Ploshehanski goes over the menu with Line in detail so that Line knows all of its components as well as any necessary vegetarian, gluten-free, or other substitutions. On other days of the week, Line checks in for any last-minute changes due to a lack of an ingredient or other contingency.
While Ploshehanski returns to helping out her cooks and testing components of the menu, Line begins printing individual menus with dietary substitutions for each dining room reservation, and attaches a chit with any notes about the guest: if it’s their birthday, or whether they ordered a special drink last time they were at the restaurant, or expressed interest in an unusual wine. (Servers note all of this at the end of each night.)
Servers have already started setting out candles and place settings, while the bartender Brendon Duran has prepped citrus and gone through his stock to note to Line what wines or beverages need to be restocked if she hasn’t done so already.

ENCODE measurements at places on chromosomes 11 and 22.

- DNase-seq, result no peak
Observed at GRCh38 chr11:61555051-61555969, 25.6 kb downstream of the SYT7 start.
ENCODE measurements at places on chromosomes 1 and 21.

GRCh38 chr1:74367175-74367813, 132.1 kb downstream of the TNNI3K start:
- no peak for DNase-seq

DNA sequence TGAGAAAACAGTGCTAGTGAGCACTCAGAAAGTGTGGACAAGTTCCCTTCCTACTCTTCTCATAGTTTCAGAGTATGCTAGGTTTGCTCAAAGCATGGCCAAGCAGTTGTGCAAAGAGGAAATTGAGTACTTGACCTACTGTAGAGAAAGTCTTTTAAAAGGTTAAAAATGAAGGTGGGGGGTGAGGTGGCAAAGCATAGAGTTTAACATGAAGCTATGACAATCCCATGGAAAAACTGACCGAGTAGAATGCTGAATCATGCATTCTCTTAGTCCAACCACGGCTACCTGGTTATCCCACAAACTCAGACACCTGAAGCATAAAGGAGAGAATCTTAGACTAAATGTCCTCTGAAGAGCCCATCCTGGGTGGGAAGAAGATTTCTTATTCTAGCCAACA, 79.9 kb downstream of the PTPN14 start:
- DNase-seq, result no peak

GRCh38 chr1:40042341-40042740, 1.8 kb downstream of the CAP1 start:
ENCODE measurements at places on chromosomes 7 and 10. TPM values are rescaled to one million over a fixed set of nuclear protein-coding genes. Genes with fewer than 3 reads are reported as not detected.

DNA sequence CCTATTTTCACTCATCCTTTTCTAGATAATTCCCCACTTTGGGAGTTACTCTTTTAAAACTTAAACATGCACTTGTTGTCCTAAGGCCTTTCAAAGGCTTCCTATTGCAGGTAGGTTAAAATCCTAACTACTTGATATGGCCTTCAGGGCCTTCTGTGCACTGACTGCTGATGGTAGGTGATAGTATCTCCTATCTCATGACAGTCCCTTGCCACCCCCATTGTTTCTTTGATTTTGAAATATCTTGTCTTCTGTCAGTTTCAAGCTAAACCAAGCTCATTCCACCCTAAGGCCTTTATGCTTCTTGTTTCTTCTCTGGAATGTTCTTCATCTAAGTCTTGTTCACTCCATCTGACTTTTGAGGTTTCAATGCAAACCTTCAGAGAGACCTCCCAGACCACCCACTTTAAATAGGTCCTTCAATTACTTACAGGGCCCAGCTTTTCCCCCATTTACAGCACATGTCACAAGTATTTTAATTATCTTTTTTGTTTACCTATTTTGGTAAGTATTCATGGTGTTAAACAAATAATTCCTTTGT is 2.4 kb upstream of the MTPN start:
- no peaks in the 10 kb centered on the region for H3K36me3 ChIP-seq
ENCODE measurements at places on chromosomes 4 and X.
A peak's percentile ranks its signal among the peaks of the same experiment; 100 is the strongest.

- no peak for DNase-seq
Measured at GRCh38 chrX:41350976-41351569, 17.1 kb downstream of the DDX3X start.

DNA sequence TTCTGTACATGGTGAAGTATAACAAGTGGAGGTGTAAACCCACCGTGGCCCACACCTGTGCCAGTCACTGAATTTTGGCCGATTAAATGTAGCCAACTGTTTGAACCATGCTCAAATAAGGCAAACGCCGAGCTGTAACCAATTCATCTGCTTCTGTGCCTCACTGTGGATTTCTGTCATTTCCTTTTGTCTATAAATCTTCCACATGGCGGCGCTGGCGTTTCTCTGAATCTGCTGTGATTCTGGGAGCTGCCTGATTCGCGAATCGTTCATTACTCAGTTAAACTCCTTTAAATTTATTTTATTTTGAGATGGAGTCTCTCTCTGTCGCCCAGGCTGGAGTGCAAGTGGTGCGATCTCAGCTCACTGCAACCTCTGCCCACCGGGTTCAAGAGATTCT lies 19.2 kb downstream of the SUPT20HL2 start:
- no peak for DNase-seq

Everyone takes a break from the calm industriousness to enjoy a quick staff meal prepared by the cooks from ingredients that need to be used up. On Fridays, when the whole staff is there, the servers taste the week’s menu.
Everyone returns to their tasks before a pre-shift front-of-house meeting led by Line and often joined by Ploshehanski. Line notes any special accommodations for guests that evening, shares details of the menu with her servers, and outlines the wine pairings. She might have them try a new wine while sharing its backstory, or do a blind tasting of a bottle they already know in order to hone their sense of its qualities. (On a recent evening, everyone playfully lamented customers’ reluctance to try a wine from Michigan, despite the staff’s strong recommendation, simply because it was from…well, Michigan.)